(30)
Applying estimate (17), we get
J 2 E E 1 t s + M 2 t s + M s t + s 2 1 2 π ( t p ) 3 2 d p M 2 t s .
(31)

Estimate (26) follows from estimates (29) and (31).

Now, let us first estimate z ( t ) = D t 1 2 u ( t ) E . Applying the triangle inequality and estimate (26), we get
z ( t ) M 0 t 1 t s z ( s ) d s + M 0 t 1 t s f ( s ) E d s
(32)
for any t [ 0 , 1 ] . Applying the above inequality and the integral inequality, we obtain
max 0 t 1 z ( t ) M max 0 t 1 f ( t ) E .
(33)
Using the triangle inequality and equation (2), we get
max 0 t 1 u t + A ( t ) u ( t ) E [ max 0 t 1 f ( t ) E + max 0 t 1 D t 1 2 u ( t ) E ]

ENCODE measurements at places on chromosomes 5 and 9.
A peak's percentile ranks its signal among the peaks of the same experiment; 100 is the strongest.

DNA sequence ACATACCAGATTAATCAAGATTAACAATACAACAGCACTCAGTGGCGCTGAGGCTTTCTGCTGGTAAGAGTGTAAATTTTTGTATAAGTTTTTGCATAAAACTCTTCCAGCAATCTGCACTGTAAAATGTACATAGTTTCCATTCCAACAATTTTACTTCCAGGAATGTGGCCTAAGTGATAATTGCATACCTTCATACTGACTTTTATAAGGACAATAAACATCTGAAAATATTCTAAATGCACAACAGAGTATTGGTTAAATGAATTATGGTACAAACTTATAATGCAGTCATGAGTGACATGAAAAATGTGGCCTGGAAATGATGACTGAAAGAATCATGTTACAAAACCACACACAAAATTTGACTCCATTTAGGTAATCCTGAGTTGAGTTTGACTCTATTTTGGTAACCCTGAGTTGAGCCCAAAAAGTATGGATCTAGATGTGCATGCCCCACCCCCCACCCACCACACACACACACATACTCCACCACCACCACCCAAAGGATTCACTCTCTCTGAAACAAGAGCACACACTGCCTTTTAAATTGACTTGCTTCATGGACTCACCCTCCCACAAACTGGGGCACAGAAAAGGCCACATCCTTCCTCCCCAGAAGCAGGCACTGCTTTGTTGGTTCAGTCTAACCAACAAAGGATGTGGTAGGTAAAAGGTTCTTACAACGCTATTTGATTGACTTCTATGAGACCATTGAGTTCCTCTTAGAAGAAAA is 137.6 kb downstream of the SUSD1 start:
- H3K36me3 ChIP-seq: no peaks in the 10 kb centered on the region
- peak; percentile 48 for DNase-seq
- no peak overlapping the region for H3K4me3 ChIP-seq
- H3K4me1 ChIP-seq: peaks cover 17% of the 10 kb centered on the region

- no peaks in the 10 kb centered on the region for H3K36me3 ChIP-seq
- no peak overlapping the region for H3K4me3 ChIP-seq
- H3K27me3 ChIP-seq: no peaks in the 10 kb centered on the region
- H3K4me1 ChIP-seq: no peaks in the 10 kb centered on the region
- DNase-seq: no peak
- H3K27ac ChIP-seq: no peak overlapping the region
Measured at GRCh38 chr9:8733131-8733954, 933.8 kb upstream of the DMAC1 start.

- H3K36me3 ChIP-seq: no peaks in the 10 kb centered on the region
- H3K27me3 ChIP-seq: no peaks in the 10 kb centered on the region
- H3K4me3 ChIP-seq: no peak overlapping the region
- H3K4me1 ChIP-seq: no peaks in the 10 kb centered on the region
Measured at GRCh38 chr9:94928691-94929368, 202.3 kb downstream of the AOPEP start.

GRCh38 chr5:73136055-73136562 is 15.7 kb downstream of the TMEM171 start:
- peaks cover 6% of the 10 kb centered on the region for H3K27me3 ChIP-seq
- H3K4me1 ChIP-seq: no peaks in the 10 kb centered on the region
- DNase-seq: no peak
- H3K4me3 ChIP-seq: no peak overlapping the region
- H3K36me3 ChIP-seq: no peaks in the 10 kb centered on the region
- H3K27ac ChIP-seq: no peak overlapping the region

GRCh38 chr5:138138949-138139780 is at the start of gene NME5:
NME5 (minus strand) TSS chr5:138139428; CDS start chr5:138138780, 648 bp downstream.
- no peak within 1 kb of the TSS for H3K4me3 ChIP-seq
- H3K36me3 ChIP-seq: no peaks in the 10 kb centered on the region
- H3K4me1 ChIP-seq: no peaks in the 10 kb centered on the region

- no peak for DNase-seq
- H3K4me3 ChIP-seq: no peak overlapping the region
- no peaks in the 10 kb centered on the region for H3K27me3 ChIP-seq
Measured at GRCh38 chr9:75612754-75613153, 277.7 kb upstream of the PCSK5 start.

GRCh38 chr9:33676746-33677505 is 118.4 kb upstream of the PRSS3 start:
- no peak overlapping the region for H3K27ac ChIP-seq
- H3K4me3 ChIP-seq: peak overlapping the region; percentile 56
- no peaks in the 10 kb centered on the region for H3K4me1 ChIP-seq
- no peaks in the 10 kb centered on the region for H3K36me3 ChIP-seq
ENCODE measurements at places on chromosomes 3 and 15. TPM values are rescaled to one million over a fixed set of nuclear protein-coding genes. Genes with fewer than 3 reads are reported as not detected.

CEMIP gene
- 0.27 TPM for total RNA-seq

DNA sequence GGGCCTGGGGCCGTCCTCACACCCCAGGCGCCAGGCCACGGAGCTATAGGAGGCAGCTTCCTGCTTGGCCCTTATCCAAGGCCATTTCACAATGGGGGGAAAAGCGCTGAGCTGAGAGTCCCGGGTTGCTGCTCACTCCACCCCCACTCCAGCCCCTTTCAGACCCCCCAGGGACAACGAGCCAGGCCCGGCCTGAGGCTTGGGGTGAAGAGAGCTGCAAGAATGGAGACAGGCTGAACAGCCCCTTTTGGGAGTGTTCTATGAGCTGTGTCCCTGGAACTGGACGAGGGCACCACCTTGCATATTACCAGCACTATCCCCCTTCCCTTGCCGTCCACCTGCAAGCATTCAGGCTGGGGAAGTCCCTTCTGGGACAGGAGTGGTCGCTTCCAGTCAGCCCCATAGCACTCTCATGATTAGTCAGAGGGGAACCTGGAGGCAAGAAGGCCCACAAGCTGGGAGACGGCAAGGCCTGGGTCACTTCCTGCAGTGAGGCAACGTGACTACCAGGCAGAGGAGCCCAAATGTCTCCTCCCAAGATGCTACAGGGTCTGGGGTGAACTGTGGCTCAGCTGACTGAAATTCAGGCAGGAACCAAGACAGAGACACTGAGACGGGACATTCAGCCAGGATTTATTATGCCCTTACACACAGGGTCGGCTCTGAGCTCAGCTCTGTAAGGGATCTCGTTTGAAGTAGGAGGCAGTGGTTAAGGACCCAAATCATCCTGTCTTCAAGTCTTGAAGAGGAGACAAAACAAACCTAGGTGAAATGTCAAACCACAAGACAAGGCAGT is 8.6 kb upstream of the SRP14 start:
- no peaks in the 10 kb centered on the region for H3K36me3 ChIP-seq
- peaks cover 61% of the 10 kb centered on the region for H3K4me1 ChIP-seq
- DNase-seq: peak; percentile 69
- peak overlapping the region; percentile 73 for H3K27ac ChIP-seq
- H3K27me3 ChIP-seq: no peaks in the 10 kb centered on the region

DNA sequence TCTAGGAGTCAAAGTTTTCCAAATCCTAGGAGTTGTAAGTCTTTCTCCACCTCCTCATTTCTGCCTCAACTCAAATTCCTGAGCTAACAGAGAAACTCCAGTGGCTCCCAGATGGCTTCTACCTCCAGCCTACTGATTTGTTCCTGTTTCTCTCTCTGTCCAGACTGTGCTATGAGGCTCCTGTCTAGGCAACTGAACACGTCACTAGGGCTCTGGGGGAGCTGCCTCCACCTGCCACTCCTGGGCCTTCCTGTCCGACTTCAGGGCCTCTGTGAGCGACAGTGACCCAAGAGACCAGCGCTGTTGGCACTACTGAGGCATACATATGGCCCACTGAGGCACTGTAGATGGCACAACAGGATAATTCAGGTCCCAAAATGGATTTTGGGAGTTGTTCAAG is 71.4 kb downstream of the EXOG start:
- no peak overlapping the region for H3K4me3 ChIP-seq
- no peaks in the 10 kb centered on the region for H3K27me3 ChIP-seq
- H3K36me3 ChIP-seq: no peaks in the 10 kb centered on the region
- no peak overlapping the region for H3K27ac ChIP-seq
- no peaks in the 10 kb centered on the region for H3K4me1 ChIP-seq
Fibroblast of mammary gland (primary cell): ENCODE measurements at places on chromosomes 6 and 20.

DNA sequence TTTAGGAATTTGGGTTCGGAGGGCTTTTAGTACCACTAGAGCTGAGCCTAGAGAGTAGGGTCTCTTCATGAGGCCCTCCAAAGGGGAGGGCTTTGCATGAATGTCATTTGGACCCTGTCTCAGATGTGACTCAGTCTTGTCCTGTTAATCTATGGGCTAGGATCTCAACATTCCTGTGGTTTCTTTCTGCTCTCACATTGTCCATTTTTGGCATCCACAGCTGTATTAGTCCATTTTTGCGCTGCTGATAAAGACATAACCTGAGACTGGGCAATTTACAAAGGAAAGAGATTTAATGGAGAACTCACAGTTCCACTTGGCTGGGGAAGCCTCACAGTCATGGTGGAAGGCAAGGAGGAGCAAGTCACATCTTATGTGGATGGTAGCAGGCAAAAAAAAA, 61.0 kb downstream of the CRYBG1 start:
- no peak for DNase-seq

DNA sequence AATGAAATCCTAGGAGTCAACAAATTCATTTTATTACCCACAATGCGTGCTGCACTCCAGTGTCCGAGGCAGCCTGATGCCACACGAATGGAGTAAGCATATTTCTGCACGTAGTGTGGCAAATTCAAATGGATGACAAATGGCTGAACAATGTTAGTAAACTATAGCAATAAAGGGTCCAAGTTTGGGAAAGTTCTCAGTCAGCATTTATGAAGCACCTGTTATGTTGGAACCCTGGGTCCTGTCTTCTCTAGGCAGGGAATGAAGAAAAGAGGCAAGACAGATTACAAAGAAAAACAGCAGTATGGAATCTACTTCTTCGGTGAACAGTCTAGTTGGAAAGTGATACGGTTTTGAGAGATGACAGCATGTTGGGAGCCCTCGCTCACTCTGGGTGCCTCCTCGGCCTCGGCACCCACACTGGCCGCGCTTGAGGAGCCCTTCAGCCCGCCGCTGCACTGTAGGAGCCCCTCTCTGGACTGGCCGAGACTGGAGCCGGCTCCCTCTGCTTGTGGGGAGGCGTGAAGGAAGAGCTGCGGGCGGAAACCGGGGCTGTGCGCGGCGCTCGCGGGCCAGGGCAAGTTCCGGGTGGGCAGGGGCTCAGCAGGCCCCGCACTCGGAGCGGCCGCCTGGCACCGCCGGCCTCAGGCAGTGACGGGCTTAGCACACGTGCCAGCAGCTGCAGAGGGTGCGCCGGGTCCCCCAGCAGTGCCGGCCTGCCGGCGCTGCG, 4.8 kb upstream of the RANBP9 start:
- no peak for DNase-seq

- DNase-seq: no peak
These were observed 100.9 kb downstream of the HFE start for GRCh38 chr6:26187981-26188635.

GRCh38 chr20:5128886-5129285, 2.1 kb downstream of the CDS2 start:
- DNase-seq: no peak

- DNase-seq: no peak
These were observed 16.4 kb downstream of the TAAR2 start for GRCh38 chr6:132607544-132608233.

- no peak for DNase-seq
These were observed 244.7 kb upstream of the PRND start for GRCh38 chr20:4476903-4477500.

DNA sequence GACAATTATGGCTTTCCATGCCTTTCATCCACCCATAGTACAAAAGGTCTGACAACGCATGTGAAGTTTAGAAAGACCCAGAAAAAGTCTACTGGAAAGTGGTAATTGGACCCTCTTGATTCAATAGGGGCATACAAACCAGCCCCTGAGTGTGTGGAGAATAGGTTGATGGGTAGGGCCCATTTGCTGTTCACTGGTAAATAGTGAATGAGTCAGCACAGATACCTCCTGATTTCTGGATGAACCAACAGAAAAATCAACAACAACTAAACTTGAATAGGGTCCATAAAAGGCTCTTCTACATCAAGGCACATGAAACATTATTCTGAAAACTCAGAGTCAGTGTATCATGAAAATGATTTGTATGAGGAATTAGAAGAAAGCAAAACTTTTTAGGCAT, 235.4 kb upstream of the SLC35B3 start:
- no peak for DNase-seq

(34)
M 1 max 0 t 1 f ( t ) E .
(35)

Estimate (22) follows from estimates (33) and (35). Theorem 2.1 is proved. □

With the help of A ( t ) , we introduce the fractional spaces E α ( E , A ( t ) ) , 0 < α < 1 , consisting of all v E for which the following norms are finite:
v E α = sup z > 0 z 1 α A ( t ) exp { z A ( t ) } v E .
(36)

From (6) and (7) it follows that

Theorem 2.2 E α ( E , A ( t ) ) = E α ( E , A ( 0 ) ) for all 0 < α < 1 and 0 t 1 .

Problem (2) is not well posed in C ( E ) for arbitrary E. It turns out that a Banach space E can be restricted to a Banach space E in such a manner that the restricted problem (2) in E will be well posed in C ( E ) . The role of E will be played here by the fractional spaces E α = E α ( A ( t ) , E ) ( 0 < α < 1 ).

Theorem 2.3 Suppose f ( t ) C ( E α ) ( 0 < α < 1 ). Suppose that assumptions (6) and (7) hold and 0 < α ε < 1 . Then for the solution u ( t ) in C ( E α ) of problem (2), the coercive inequality
u C ( E α ) + A ( ) u C ( E α ) M α 1 ( 1 α ) 1 f C ( E α )
(37)

holds.

Proof

By Theorem 2.1,